While the bill is well-intentioned, the Liberal Party is wary of proposals that seek to prescribe mandatory minimum sentences. This is especially so given fairly recent experiences in other jurisdictions that have shown that they are not effective in reducing the instances of the offence they target. The Liberal Party is also concerned this bill captures youth offenders, potentially detaining them for a minimum of two years, regardless of their age, immaturity, mental health issues or the need for rehabilitation.
In closing, whilst the Liberal Party is extremely sympathetic to the intent of this bill, we are not convinced that the measures contained in it will reduce the prevalence of family violence in our community. We are also wary of mandatory minimum sentences having unintended consequences by removing the ability of the courts to deal with the particular facts and circumstances of each individual case it hears. As I said, the Liberal Party is very sympathetic to the intent of this bill, but does not feel at this time that it can support the same.
The Hon. J.E. HANSON (19:54): I think that the Hon. Mr Parnell and the Hon. Mr McLachlan have successfully traversed the issues surrounding why we might have this bill before us tonight. In regard to what they have said, the government concurs. There is no doubt that domestic violence has no place in South Australian households or, for that matter, anywhere else. The genuine intent of this bill is something which seeks to address those issues; however, mandatory minimum sentencing for this is not the answer. I think the reasons were coherently debated over there and I am not going to go through them again; I think they are good points.
Maximum penalties are a legitimate matter for the parliament to determine; however, the particular sentence that you set and the bounds within which you are going to operate are something for a trial judge to determine, and they are subject to appeal and so on. On that basis, the government is opposing the bill. I concur with what was put by the Hon. Mr Parnell: this is something that we do need to work on as a society, of that there is no doubt, but I think this bill goes around it the wrong way.
The Hon. J.A. DARLEY (19:56): I rise to indicate Advance SA's position on the bill. I understand the intent of this bill is to ensure that individuals who commit a serious domestic or family violence offence will face a mandatory term of imprisonment. I have a lot of sympathy for the intent behind the bill. I, like many others, have received emails from constituents who have shared stories of their experiences with the criminal justice system. On the face of it, it seems that there were certainly some anomalies with the outcome when compared to community expectations. However, in this instance I cannot support mandatory sentencing.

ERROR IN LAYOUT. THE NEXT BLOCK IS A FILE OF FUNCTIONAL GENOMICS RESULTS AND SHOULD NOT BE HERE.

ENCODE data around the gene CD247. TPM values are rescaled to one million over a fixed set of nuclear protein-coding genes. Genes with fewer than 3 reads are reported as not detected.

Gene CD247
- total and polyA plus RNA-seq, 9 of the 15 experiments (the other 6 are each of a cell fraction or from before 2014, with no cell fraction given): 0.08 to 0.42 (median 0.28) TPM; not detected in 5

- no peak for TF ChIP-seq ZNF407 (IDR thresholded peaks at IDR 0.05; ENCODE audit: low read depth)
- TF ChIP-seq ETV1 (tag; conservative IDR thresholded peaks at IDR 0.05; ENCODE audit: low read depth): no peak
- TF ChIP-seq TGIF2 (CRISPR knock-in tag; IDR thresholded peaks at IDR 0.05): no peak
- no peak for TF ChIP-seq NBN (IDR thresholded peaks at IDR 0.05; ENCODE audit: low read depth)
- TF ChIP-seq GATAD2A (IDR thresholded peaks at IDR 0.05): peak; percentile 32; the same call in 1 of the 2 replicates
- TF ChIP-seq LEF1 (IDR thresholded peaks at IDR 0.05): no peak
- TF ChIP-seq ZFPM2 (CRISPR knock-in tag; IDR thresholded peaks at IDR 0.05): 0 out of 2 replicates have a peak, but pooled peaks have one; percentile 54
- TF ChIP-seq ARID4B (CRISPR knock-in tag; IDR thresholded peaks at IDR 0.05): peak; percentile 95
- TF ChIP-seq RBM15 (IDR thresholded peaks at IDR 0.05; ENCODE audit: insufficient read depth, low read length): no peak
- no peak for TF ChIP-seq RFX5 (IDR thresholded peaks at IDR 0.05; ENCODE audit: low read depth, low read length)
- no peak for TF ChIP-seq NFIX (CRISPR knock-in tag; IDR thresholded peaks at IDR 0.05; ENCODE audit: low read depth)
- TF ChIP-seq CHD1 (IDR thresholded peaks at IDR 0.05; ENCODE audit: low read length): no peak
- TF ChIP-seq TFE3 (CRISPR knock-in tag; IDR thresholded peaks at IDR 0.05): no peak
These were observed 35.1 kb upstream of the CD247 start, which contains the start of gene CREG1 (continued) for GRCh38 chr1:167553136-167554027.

The courts need to have discretion to impose sentences that they believe are appropriate. These are often complicated matters, and applying a broadbrush approach can itself lead to injustices. As I said before, I have the utmost sympathy for those who have contacted me and those in similar positions. I am very sorry to hear these stories; however, I cannot support the bill.
The Hon. J.S.L. DAWKINS (19:57): I was not listed, but I did want to respond, firstly to endorse the comments made on behalf of the Liberal Party by the Hon. Mr McLachlan and, secondly, to respond to the comments made by the Hon. Mr Parnell. The Hon. Mr Parnell, the Hon. Mr Darley, the Hon. Mr Gazzola, the Hon. Mr Hunter and others, including myself, have been members of White Ribbon for a very long time. I think we support greatly their efforts, particularly of the voluntary committees that run the march, the breakfast and the events that some of us have sponsored for White Ribbon Ambassadors in this parliament.
The issue of the parliament becoming a White Ribbon workplace is something that is worth considering. The issue has been raised to the JPSC in the past by the member for Stuart in another place, and would obviously need an appropriation from the government of the day to assist the parliament and its various divisions to work together on that. It is not a measure that could just be done by the snap of the fingers, but I think it is something worth strong consideration.
Personally, I am very happy to work with the Hon. Mr Parnell in the next parliament to see how that could be brought together, and work with the Clerks and heads of division in this whole building to see whether that could be done. It is quite clear that the government of the day would have to provide an additional amount of money, as has been done for government departments to allow that to happen.